Story highlightsPlague is caused by infection with the bacterium Yersinia pestisMore than 1,800 people were infected with the plague last year
(CNN)One of the worst pandemics in human history, the Black Death, along with a string of plague outbreaks that occurred during the 14th to 19th centuries, was spread by human fleas and body lice, a new study suggests.
It was previously suggested that rodents, whose fleas can also transmit the bacteria behind the plague, were the main culprits behind Europe’s second pandemic of the disease that saw a string of outbreaks occur in succession.How do we still have the plague, centuries after the Black Death? Plague is caused by infection with the bacterium Yersinia pestis and is typically spread through the bite of infected fleas, frequently carried by rats, causing bubonic plague. Symptoms include painful, swollen lymph nodes, called bubos, as well as fever, chills and coughing.Pneumonic plague is more virulent or damaging and is an advanced form characterized by a severe lung infection. The infection can be transmitted from person to person via airborne droplets — coughing or sneezing. Outbreaks still occur today, with an outbreak in Madagascar last year infecting more than 1,800 people. Photos: Photos: The deer mouse is a potential source of diseases including the plague, salmonellosis and hantavirus.Hide Caption 1 of 9 Photos: Often, humans become infected after being bitten by fleas that have bitten infected animals like deer mice and voles.Hide Caption 2 of 9 Photos: Another easy way humans become infected is after their pet, mainly a house cat, hunts an infected rodent and then bites the owner or is host to infected fleas.Hide Caption 3 of 9 Photos: The first known outbreak of plague in the United States came after infected rodents from China that were on ships mingled with urban rats in port cities. Los Angeles had an outbreak of plague in 1924.Hide Caption 4 of 9 Photos: The California ground squirrel is highly susceptible to becoming infected with the plague and transmitting it widely to other squirrels. Hide Caption 5 of 9 Photos: Rock squirrels are also highly susceptible to plague bacteria and can spread it widely among its species.Hide Caption 6 of 9 Photos: Prairie dogs are some of the animals most affected by large die-offs after becoming infected with the plague.Hide Caption 7 of 9 Photos: Scientists are testing vaccines to protect the black-footed ferret, an endangered species, from getting the plague. The species has experienced devastating losses from the plague over the years.Hide Caption 8 of 9 Photos: California voles rarely come into contact with humans, since they are easily frightened, yet they can carry the plague and tularemia.Hide Caption 9 of 9To understand the historic outbreak, scientists from the University of Oslo modeled the three transmission routes for the disease — rats, airborne and human fleas and lice — using mortality data for nine outbreaks that spanned the time period of the second pandemic. Their analysis found that human ectoparasites, such as fleas, reflected the death trends most accurately.Read MoreThe model outcomes therefore suggest the spread of the plague back then was mainly attributable to human fleas and body lice, according to the study published Monday.”Our results support that human ectoparasites were primary vectors for plague during the Second Pandemic, including the Black Death,” the authors write.This challenges “the assumption that plague in Europe was predominantly spread by rats,” they added.Follow CNN Health on Facebook and Twitter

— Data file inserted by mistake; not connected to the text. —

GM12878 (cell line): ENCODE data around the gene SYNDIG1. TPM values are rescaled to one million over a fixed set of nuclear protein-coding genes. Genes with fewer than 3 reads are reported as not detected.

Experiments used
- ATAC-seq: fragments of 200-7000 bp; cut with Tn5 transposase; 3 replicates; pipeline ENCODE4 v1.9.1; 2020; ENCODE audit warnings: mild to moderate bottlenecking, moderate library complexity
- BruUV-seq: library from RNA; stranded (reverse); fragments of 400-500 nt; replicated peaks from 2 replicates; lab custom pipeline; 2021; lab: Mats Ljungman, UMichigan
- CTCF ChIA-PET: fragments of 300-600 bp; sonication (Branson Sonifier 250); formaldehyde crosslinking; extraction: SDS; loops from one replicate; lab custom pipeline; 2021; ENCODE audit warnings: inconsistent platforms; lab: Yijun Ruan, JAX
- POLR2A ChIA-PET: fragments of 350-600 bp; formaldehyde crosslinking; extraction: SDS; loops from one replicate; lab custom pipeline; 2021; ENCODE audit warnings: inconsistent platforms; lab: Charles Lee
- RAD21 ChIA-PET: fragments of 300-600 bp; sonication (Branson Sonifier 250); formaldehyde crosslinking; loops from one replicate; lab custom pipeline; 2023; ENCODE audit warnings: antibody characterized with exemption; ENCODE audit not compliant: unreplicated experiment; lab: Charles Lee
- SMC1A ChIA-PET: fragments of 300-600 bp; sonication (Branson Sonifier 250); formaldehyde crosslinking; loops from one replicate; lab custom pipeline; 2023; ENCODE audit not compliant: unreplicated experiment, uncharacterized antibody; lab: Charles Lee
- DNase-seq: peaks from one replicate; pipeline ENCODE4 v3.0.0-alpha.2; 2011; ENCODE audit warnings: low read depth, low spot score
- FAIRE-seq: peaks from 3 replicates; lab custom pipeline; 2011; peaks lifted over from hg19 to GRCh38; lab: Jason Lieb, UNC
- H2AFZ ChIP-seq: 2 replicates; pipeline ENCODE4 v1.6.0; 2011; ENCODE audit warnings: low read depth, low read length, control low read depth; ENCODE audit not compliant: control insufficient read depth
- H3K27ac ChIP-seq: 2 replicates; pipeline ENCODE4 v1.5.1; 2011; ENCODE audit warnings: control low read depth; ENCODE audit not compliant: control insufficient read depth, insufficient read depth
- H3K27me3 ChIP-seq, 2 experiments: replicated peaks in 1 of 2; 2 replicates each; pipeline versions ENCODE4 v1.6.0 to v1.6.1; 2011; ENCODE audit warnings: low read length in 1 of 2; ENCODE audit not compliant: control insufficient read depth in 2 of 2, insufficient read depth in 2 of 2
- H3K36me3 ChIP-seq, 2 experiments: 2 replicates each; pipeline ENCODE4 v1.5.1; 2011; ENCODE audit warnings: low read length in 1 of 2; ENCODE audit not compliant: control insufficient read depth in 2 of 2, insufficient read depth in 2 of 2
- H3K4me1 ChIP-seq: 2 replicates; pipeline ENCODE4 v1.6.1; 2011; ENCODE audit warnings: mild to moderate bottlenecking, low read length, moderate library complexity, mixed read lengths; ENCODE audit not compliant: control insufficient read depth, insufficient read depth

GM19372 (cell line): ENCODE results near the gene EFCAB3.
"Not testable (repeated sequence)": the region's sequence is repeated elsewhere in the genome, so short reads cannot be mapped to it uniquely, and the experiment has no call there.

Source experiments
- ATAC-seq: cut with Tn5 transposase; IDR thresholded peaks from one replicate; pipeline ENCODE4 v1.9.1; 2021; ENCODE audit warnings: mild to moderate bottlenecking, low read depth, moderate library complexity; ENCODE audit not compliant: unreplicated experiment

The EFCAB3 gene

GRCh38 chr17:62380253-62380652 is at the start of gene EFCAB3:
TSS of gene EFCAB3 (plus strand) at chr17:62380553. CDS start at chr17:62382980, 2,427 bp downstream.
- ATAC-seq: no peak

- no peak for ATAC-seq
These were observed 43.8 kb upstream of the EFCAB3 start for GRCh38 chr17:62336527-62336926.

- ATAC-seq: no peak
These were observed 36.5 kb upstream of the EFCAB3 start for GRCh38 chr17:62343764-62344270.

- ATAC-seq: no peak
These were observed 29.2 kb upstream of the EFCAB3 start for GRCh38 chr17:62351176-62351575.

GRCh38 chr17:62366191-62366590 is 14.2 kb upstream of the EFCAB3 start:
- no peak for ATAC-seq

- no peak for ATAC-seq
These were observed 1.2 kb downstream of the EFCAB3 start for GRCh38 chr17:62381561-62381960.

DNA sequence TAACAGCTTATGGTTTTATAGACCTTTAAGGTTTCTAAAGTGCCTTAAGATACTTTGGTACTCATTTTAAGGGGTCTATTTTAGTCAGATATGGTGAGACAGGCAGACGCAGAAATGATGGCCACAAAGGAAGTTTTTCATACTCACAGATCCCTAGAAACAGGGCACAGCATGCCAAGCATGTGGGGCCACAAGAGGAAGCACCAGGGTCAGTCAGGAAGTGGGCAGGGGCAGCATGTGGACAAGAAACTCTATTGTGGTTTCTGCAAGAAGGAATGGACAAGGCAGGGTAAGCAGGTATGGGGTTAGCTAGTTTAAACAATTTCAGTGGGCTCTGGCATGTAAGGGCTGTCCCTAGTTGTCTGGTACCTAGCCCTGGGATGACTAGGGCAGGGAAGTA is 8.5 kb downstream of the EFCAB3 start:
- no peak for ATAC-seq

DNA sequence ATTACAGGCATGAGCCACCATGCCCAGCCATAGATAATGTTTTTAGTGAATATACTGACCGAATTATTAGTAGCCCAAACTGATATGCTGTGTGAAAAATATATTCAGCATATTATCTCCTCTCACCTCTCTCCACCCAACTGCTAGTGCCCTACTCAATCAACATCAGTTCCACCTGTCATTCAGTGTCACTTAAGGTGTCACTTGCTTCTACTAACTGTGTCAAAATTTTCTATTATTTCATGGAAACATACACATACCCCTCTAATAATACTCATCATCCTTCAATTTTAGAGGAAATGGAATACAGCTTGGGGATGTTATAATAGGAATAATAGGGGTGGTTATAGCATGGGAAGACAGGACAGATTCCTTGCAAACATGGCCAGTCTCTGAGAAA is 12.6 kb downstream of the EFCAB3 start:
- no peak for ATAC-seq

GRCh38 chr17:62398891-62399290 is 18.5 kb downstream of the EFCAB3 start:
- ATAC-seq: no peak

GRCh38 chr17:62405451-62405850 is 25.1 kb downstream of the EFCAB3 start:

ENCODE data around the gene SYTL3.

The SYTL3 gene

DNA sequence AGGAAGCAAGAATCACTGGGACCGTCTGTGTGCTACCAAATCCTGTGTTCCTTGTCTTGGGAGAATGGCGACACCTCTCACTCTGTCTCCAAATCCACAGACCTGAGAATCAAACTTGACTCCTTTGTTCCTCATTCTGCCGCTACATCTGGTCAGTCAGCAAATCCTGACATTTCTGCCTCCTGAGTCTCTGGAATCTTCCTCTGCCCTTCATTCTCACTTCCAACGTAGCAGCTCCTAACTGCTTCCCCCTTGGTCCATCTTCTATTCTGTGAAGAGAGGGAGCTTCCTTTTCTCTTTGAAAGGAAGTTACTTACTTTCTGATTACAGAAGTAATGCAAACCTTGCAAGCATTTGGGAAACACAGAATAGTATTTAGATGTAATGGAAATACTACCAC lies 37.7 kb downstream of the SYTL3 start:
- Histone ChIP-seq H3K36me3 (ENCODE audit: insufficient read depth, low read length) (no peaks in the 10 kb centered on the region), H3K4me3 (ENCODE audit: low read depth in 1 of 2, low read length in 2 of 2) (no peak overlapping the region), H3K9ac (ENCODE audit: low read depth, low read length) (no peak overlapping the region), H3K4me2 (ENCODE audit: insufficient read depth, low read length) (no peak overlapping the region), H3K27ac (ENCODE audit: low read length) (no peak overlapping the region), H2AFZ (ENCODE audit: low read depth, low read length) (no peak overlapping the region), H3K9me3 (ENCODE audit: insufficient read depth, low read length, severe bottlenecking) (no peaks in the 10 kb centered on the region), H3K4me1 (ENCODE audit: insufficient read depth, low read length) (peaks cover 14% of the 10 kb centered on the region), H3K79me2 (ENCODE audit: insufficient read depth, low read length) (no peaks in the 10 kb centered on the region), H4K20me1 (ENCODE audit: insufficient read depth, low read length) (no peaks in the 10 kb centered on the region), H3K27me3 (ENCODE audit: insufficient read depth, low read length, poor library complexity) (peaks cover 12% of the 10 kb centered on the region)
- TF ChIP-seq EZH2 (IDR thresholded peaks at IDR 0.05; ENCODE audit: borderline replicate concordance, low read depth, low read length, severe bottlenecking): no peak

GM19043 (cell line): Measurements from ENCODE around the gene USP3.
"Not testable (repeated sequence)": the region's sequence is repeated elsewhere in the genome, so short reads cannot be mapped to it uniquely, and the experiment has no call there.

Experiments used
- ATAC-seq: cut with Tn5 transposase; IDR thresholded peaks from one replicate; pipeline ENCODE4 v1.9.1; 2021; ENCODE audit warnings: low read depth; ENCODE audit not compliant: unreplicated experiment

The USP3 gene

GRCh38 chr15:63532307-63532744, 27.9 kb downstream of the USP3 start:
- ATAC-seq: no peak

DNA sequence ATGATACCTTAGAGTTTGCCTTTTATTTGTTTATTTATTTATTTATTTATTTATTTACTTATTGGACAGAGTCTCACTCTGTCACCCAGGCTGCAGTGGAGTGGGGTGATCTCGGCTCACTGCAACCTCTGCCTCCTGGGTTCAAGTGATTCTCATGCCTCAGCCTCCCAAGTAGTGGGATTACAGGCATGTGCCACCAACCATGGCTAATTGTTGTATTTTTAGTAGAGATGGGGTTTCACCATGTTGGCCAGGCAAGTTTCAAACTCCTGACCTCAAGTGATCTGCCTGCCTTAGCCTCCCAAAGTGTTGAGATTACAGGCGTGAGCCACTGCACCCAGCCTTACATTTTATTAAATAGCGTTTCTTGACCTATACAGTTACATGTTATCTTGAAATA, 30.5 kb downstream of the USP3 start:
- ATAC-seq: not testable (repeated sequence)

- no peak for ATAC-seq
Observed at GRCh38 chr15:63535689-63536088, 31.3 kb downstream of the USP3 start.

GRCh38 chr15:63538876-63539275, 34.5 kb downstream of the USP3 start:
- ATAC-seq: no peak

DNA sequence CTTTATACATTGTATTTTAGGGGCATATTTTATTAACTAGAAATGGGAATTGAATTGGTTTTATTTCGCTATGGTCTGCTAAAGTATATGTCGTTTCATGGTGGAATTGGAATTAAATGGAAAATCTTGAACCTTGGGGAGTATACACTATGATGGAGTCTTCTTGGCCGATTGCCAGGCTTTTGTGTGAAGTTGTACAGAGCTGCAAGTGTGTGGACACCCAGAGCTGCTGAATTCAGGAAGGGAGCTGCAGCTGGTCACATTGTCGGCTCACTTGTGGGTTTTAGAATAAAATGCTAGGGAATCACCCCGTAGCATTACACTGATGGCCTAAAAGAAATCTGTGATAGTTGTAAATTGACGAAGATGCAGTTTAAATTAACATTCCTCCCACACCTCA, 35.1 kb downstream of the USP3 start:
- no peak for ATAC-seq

“This study uses mathematical modeling to try and determine how exactly the plague spread in Europe during the pandemic known as the ‘Black Death’,” said Raina MacIntyre, professor of Infectious Diseases Epidemiology at the University of New South Wales in Australia, who was not involved in the study.”Most naturally occurring plague is bubonic (affecting the lymph nodes, rather than the lung). Studies like this can help better understand rapid transmission of plague, which then points to the most suitable control measures.”